La encuesta fue completada por 74 cirujanos de centros diferentes. El 32,4% se dedica exclusivamente a los sarcomas. Solo el 24,3% ha recibido formación específica. El hospital más frecuente fue el tercer nivel (56,8%), donde el 38,1% de los cirujanos pertenecen a sociedades/grupos de trabajo específicos vs. 9,4% en segundo-primer nivel. El número de cirujanos con formación teórica específica y artículos publicados en este campo es mayor en los de tercer nivel. El 55,4% pertenece a una unidad multidisciplinar. Los equipos multidisciplinares están disponibles en el 57% de los hospitales terciarios vs.28% en los demás.

La mayoría de los servicios que atienden esta patología presentan escasa especialización, baja carga de trabajo y carecen de equipos multidisciplinares.

Palabras clave:
Equipo multidisciplinar
Centro de referencia
Full Text

Sarcomas are a very heterogeneous group of tumors, with more than 150 histological types and subtypes, which can develop anywhere in the anatomy. Half are found in the extremities and one-third in the abdomen, pelvis and retroperitoneum1. This histological and anatomical diversity greatly limits the acquisition of sufficient experience to properly manage these patients. Each of them has a very different prognosis and treatment1–5. These are tumors that account for 1% of all cancers but are responsible for 2% of global mortality2,6.

In recent years, organizations like the European CanCer Organization (ECCO) have indicated the need to improve the care of patients with sarcoma by drawing up a list of minimum requirements for their management7. Likewise, in 2017 the European Parliament, through the Sarcoma Policy Checklist2,8, created a list of priority areas on which politicians should act to improve the management of sarcoma. In general, they insist on the need to centralize the diagnosis and treatment of these patients in referral centers (RC) that treat a high volume of cases and have multidisciplinary teams (MDT) of specialists and surgeons specially trained for their management. Centralization through the creation of national referral networks is considered critical to obtain good results2,8.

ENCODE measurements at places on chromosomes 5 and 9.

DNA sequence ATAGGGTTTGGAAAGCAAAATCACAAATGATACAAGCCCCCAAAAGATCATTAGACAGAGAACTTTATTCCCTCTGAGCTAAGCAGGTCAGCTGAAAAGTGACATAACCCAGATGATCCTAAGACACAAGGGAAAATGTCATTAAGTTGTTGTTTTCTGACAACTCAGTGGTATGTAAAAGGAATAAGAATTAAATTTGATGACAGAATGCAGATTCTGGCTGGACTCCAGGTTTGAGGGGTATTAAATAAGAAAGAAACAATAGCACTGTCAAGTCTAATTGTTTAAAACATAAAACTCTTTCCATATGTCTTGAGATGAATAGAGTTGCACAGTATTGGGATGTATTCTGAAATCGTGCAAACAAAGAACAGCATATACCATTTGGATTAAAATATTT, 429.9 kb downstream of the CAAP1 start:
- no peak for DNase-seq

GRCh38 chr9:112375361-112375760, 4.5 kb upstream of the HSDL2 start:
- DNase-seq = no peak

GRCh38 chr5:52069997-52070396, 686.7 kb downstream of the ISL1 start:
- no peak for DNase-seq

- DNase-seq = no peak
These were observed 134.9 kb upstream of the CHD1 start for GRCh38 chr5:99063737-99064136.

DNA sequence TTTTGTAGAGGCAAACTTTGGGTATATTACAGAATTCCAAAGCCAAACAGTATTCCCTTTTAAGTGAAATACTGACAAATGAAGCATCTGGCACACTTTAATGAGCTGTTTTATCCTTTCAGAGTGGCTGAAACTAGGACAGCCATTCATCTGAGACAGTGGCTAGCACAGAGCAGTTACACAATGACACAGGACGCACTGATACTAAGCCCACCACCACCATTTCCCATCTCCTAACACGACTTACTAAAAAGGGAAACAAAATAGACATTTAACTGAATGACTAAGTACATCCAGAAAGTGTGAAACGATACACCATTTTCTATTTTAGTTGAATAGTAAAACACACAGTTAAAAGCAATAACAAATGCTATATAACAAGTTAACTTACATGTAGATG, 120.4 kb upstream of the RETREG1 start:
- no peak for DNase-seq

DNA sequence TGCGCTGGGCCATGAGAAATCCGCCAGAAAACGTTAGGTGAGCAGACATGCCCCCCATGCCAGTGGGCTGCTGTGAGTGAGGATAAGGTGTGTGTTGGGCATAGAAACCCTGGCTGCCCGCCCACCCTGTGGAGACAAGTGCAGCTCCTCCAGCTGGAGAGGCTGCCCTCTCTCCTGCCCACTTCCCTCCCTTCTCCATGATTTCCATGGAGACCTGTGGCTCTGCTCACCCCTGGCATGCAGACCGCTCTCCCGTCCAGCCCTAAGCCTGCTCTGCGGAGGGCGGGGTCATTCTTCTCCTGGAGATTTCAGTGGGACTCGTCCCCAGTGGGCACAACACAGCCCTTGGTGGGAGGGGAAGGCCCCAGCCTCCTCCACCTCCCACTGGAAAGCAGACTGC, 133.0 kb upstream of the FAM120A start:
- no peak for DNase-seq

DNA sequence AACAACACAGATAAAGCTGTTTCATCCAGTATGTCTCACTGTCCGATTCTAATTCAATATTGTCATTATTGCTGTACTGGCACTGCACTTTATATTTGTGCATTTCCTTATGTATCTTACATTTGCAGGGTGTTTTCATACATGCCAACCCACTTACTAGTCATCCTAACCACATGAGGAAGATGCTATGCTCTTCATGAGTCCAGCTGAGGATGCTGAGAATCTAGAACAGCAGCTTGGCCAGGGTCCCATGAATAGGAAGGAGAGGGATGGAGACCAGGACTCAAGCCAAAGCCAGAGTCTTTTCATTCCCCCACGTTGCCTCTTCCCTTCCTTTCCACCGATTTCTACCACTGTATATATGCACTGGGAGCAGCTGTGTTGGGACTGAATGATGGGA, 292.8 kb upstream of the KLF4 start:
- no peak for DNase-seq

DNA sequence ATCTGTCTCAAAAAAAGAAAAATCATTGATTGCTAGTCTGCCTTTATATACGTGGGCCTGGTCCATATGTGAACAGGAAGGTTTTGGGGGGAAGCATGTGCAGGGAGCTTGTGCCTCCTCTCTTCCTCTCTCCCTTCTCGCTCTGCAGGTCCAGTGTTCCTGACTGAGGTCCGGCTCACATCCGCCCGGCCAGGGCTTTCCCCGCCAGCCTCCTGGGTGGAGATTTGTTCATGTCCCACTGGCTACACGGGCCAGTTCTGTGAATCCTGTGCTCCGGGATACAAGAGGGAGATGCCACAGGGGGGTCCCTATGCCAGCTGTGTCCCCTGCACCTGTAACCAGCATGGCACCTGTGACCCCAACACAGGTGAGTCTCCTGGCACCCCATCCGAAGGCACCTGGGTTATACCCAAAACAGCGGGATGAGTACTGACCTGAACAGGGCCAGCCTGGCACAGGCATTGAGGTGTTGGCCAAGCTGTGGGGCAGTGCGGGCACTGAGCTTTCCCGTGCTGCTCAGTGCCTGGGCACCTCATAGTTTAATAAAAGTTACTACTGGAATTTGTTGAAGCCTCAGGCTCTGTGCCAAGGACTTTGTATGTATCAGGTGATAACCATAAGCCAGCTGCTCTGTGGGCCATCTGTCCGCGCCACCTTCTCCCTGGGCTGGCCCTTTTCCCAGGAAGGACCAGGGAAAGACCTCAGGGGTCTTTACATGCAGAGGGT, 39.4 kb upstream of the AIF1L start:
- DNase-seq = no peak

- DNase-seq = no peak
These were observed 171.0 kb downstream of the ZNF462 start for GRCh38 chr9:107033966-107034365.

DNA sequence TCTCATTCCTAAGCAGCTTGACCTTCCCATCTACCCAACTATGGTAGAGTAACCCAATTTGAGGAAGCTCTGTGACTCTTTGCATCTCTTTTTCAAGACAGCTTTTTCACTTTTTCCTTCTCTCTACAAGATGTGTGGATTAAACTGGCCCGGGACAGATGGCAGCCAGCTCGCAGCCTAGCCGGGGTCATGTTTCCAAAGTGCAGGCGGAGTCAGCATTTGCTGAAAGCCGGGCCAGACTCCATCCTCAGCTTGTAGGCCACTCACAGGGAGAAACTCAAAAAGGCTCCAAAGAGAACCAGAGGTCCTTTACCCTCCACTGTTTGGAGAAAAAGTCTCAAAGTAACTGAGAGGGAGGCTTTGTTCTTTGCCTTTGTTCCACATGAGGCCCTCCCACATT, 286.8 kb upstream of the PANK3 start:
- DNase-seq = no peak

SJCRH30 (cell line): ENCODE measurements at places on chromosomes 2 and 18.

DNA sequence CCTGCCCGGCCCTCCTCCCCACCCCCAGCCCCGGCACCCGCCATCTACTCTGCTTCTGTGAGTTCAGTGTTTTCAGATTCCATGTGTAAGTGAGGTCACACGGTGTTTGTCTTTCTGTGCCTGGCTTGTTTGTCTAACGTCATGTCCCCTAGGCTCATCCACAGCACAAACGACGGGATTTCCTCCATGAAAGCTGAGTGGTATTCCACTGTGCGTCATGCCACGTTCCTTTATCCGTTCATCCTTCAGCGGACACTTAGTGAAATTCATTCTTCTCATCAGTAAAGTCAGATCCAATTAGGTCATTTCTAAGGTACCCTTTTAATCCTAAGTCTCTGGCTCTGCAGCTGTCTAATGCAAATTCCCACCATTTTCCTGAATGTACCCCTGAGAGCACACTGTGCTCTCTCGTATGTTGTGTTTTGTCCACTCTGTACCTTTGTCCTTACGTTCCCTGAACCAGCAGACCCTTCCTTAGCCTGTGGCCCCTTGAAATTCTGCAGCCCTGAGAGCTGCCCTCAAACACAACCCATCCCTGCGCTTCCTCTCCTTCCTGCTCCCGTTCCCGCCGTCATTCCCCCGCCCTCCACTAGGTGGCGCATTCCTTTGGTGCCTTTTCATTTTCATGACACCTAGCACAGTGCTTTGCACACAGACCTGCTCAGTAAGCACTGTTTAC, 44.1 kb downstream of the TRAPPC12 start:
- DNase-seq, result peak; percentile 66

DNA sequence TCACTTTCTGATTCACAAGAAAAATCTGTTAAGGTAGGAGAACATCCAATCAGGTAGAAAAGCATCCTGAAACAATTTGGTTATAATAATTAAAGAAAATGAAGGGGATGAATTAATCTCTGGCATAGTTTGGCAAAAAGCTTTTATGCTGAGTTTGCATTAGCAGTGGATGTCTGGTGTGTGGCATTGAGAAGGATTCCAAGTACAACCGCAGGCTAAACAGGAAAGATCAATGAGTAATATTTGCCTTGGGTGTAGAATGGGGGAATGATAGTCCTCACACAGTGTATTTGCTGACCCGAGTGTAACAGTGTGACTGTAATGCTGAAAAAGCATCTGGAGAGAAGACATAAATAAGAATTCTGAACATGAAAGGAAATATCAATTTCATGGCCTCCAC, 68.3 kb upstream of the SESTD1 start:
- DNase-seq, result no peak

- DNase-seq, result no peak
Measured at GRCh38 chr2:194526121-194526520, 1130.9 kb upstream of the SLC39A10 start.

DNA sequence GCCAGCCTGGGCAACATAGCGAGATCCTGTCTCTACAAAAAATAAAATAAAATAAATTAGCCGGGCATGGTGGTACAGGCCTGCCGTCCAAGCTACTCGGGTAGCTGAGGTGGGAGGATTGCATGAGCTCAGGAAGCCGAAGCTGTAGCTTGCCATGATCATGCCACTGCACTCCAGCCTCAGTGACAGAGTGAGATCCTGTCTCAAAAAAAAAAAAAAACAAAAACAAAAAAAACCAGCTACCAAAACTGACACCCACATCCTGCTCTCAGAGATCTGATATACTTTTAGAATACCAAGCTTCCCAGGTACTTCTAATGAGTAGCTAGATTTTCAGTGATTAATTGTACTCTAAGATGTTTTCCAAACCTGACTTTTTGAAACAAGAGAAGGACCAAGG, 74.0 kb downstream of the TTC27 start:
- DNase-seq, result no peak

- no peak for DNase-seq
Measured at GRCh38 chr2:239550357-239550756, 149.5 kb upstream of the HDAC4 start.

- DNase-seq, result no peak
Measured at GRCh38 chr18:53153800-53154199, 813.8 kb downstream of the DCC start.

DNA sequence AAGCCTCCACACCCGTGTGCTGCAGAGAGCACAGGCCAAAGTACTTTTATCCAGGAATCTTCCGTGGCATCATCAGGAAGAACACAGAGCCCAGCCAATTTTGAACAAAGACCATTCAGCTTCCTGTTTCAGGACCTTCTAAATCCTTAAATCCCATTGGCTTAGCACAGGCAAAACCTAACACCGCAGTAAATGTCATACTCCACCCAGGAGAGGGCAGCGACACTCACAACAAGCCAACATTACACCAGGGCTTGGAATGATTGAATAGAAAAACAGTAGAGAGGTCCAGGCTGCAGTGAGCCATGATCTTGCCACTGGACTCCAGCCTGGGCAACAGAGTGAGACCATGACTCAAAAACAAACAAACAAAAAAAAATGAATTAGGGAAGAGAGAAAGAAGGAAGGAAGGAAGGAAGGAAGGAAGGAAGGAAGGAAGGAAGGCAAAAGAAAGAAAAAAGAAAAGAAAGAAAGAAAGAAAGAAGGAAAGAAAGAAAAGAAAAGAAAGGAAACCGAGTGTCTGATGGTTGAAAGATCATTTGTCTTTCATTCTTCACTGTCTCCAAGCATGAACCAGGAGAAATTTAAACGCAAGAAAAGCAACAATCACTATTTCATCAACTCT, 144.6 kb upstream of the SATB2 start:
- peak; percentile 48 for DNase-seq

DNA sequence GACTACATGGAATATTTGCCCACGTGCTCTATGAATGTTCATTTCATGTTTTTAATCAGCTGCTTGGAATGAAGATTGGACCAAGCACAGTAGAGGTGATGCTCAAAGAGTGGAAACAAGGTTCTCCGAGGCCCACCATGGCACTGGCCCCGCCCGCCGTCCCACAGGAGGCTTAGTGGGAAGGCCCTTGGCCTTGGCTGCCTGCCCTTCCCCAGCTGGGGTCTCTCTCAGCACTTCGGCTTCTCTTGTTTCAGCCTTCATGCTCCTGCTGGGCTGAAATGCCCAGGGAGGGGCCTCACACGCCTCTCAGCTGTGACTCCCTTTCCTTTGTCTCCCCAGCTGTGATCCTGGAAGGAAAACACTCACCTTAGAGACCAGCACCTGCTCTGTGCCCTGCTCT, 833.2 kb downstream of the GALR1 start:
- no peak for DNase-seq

In Spain, the Ministry of Health has certified 7 national referral centers (Referral Centers, Units and Services [CSUR, its acronym in Spanish]) to date for the management of sarcomas2,8. However, there are still measures that need to be implemented to guarantee excellent treatment in the national territory.

The objective of this study is to better understand the management of sarcomas in our country based on a national survey, particularly to determine the resources, capacities and limitations that exist in the surgical services that manage these patients. Lastly, based on the information obtained, we will develop a series of recommendations to improve the performance of surgeons, which will benefit these patients.


We conducted a cross-sectional, multicenter, observational study developed by the Mesenchymal Tumors-Sarcomas Working Group of the Spanish Association of Surgeons (AEC) based on the completion of a survey. The survey, which was voluntary and anonymous, was completed during the months of May to July 2020 on the AEC website at http://www.survio.com/survey/d/abordaje-multidisciplinar-sarcomas, supported and maintained by Im3dia Comunicación®.